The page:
Late in 1977, unexpectedly, Vander Ploeg resigned as managing editor due to poor health and was succeeded by the Rev. Peter De Jong, pastor of Dutton CRC. The sharp tone of the magazine under Vander Ploeg was somewhat moderated by Dejong. At times a somewhat hopeful tone was struck. In January, 1980, Vander Ploeg himself would write: “It is heartening that at the 1979 CRC Synod somewhat of a new and better wind was blowing.” In 1982 Jelle Tuininga reported on Synod: “I must begin by saying that I was once again encouraged by the many good things in the CRC.” In 1983 Rev. Jay Wesseling reported: “In summary, Synod was balanced, deliberate, and more conservative than many had expected.” In 1988 Rev. Thomas Vanden Heuvel would write: “I was generally pleased with the decisions of Synod 1988. It is very obvious, however, that there is some deep division in the CRC.”

When Thomas and Laurie Vanden Heuvel became editors in 1990, they renewed the magazine’s commitment to the positive presentation of the Reformed faith. And indeed the majority of articles would be positive. But events in the CRC would soon require sharp analysis and vigorous resistance. The issues of women as ministers and elders (Synod 1990) and of creation and science (Synod 1991) became major stories in the first half of the 1990s. The Outlook closely followed the debate on women in office. Conservatives were encouraged by success at synods in 1992 and 1994. But the July–August 1995 issue contained four articles on Synod 1995’s betrayal of its own procedures and of sound doctrine in providing a way for women to be ordained despite the prohibition of the Church Order and the ruling of the previous synod. Appeals to the Synod 1996 were unsuccessful and the editors wrote in July–August that year: “The period of confrontation is over. We lost…” From that time on the CRC was only occasionally mentioned in The Outlook. CRC synods were not extensively covered (except in 1998 when the treatment of ministers leaving the CRC was before synod). A magazine from the CRC and about the CRC had moved away from the CRC because the leadership of the CRC had moved away from that Reformed faith that The Outlook held dear. The magazine turned more to its primary task of positively presenting Reformed truth.

Involvement in the CRC

The changing nature of the coverage of events in the CRC over the years reflected both the changing character of the CRC and the changing nature of the involvement of the leadership of the Reformed Fellowship with the CRC. In its earliest years the editorial committee was led by the young Rev. John Piersma and many prominent members of the CRC including professors at the Calvin College and Seminary wrote for the magazine. In 1957 H.J. Kuiper, after retiring from 27 years as the editor of The Banner, brought his very considerable prestige and influence at the very heart of the denomination to the Torch and Trumpet. Kuiper (1885–1962) was the first full-time editor of The Banner and demonstrated by becoming editor of Torch and Trumpet that this magazine represented the concerns of important leaders in the CRC.

R.B. Kuiper (1886–1966), a frequent contributor to Torch and Trumpet, also demonstrated how important leaders in the CRC supported the magazine. While most of his teaching ministry was at Westminster Seminary in Philadelphia, he served as president of Calvin College from 1930 to 1933 and as president of Calvin Seminary from 1952–1956.

After the death of H.J. KUiper in 1963, P.Y. De Jong became editor. The son of a famous CRC minister and chosen to be a professor of practical theology at Calvin Seminary (1964–1970), De Jong was also an important figure in the CRC. That pattern continued when in 1970 Vander Ploeg became the editor. Vander Ploeg had succeeded H.J. Kuiper as editor of The Banner (chosen by special action of synod adding his name to the four regular nominations presented by committee to the synod). Also in 1973 Leonard Greenway was elected president of synod while a member of the Reformed Fellowship Board.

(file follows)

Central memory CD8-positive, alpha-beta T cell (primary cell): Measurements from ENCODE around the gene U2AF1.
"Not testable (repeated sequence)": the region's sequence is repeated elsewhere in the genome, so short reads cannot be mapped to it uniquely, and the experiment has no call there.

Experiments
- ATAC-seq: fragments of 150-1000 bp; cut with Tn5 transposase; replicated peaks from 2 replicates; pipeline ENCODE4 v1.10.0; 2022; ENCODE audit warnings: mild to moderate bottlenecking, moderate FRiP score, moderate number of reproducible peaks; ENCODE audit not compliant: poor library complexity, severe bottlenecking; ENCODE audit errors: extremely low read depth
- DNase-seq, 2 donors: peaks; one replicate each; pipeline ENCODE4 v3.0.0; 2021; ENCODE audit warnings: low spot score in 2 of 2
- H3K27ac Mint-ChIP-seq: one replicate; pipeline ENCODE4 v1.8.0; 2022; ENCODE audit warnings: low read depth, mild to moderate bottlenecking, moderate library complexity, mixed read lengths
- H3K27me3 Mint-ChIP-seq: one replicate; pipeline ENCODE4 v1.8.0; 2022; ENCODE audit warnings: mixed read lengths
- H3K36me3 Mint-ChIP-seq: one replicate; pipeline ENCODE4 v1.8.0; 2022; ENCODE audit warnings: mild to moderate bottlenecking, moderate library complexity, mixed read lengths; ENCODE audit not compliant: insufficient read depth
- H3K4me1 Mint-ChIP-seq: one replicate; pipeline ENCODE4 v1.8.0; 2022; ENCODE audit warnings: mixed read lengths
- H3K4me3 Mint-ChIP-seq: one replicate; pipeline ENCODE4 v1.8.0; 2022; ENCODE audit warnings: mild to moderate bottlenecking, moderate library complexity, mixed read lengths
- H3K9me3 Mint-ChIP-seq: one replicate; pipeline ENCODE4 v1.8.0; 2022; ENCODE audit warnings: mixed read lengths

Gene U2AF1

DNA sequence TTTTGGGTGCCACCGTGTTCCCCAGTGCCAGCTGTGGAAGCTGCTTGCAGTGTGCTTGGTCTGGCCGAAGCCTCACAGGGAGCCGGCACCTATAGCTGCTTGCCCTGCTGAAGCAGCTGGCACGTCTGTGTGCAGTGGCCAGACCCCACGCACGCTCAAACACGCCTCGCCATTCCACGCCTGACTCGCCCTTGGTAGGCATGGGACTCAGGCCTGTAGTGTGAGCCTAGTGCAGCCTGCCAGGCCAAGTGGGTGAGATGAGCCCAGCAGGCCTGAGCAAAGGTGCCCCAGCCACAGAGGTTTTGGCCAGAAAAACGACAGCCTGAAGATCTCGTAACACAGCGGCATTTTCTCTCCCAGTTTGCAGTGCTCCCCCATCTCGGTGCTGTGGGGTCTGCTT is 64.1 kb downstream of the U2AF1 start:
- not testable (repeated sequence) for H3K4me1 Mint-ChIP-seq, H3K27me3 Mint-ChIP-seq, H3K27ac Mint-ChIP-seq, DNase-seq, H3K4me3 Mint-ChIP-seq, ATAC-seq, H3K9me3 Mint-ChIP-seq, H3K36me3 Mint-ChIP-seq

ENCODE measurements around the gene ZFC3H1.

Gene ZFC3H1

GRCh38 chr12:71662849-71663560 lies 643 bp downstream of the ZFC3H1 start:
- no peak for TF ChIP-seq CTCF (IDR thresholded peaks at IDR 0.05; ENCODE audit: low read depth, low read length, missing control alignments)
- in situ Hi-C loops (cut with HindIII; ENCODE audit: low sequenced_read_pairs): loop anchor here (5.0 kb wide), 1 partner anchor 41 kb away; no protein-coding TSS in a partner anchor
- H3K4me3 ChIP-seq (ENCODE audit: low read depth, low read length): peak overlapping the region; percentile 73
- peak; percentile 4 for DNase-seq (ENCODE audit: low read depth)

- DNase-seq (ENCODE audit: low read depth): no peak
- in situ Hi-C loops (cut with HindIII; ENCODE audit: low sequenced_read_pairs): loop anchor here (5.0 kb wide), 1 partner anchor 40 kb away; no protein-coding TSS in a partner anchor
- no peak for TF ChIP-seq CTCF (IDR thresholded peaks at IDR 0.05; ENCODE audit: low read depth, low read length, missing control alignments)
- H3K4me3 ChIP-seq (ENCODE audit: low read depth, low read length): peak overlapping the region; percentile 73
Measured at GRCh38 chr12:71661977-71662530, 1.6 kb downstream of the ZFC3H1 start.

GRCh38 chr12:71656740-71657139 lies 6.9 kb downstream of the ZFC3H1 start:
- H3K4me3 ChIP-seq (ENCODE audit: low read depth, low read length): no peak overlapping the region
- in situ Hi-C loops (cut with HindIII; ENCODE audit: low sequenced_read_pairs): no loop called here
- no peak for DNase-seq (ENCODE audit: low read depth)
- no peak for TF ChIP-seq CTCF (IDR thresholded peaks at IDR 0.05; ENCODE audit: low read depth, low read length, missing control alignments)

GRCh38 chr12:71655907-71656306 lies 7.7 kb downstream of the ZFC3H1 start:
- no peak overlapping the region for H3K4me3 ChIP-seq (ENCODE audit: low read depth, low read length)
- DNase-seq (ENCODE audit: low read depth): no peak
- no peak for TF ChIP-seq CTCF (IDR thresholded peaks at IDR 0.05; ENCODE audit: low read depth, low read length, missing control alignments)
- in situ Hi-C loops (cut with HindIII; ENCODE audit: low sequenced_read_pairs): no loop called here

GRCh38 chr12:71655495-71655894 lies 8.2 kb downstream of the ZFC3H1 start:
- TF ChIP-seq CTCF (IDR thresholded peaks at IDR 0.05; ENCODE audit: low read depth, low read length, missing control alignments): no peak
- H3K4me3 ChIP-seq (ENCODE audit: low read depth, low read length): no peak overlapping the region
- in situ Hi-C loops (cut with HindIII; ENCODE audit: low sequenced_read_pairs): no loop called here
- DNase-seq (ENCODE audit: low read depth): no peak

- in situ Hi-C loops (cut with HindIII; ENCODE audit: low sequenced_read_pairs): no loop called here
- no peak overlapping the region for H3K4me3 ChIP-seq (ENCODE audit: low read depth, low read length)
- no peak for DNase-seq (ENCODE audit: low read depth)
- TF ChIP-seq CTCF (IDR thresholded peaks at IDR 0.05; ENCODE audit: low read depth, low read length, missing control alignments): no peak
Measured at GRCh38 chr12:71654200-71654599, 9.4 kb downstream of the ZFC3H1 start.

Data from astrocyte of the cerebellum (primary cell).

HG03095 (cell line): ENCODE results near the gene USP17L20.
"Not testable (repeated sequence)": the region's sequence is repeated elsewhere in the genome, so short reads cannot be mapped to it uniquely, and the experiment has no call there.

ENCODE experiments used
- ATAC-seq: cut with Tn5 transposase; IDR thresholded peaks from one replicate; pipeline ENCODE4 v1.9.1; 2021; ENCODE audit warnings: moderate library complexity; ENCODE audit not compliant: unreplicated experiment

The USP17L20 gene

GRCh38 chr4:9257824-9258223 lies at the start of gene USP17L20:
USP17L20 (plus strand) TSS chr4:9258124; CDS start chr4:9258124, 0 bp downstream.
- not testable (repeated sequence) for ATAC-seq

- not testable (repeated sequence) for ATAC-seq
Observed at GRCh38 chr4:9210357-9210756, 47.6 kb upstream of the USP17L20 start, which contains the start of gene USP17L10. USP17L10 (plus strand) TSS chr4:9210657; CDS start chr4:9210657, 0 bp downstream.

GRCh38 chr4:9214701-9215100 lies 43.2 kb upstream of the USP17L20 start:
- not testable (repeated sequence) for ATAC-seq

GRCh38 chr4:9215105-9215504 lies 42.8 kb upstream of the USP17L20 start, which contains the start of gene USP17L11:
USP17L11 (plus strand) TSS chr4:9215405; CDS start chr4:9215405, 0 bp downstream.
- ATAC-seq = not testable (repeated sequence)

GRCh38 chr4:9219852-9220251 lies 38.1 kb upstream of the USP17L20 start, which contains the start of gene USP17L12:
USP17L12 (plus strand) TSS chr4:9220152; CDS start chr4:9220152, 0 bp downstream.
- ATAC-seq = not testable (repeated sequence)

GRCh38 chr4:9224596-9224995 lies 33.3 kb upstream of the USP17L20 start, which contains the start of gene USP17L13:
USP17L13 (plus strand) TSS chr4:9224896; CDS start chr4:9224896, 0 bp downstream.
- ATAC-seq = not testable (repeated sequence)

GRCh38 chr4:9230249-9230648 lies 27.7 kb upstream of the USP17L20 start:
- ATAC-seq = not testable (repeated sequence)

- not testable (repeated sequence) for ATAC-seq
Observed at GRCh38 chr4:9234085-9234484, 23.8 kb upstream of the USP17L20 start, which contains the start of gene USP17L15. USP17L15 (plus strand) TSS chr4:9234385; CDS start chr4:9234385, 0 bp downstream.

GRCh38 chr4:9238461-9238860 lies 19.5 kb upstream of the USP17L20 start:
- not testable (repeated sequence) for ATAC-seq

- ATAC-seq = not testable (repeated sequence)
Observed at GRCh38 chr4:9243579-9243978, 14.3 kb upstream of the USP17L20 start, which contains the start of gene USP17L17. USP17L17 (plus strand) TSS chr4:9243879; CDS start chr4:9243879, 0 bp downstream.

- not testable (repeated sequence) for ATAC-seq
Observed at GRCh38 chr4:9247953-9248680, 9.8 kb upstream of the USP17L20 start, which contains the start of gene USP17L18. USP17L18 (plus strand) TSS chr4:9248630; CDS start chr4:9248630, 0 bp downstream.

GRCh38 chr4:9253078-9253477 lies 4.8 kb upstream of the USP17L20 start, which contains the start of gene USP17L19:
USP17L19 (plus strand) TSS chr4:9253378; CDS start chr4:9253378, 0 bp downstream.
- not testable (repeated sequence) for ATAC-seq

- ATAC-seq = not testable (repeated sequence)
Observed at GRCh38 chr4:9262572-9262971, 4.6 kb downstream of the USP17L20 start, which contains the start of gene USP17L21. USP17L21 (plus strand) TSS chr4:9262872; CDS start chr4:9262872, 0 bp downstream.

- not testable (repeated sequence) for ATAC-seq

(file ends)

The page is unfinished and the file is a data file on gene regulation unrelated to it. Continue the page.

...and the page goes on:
The selection of Peter De Jong as editor in 1978 (as later with the Vanden Heuvels in 1990), represented the selection of a successful and well-informed pastor from the CRC, but not one with as much influence at the heart of the denomination as had been the case before. The movement of The Outlook from the center to the periphery of the denomination culminated in the departure of most of the leadership of the magazine from the CRC in the second half of the 1990s. While contributing editors Dr. Cornelis Venema of Mid-America Reformed Seminary and Dr. John Sittema of Dallas, Texas have remained in the CRC, the editors, Thomas and Laurie Vanden Heuvel, contributing editor Robert Godfrey, and almost all of the Board of the Reformed Fellowship have left the CRC.

With the July–August 1996 issue The Outlook really ceased being a primarily CRC publication.


The Outlook has not been a perfect publication. In retrospect perhaps more attention should have been given to other institutions in the CRC rather than focusing so much on the synod. In a Reformed denomination we rightly expect the synod to be the bellwether of the church. Peter De Jong gave eloquent expression to a proper expectation of synod when he lamented in July, 1976: “We can no longer get dependable guidance from our now divided church assemblies from which most of us since childhood were taught to expect it.” But in fact the synod of the CRC was not a leading ecclesiastical indicator, rather it reflected changes coming from other sources in CRC institutions and bureaucracy.

Whatever the weaknesses of The Outlook, the great preponderance of its witness was clear, positive and faithful in seeking to propagate and defend true Reformed Christianity. We all wish it might have had greater impact and effect. The decline of theological reading among Reformed people certainly contributed to its limited success.

Frequently over the years the Torch and Trumpet and The Outlook referred to the life and work of J. Gresham Machen, the principal founder of Westminster Seminary and the Orthodox Presbyterian Church. He was held up as a model of integrity, faithfulness and staunch defense of the faith. There is perhaps some irony in this model, for Machen too was unable, for all his efforts, to save the denomination he loved. But this magazine for fifty years was, like Machen, valiant for the truth. That faithfulness will stand as a model for those who will carry the torch of Reformed Christianity to future generations.

Dr. W. Robert Godfrey, professor of Church History, is also president of Westminster Theological Seminary in Escondido, CA. He is a contributing editor of The Outlook magazine.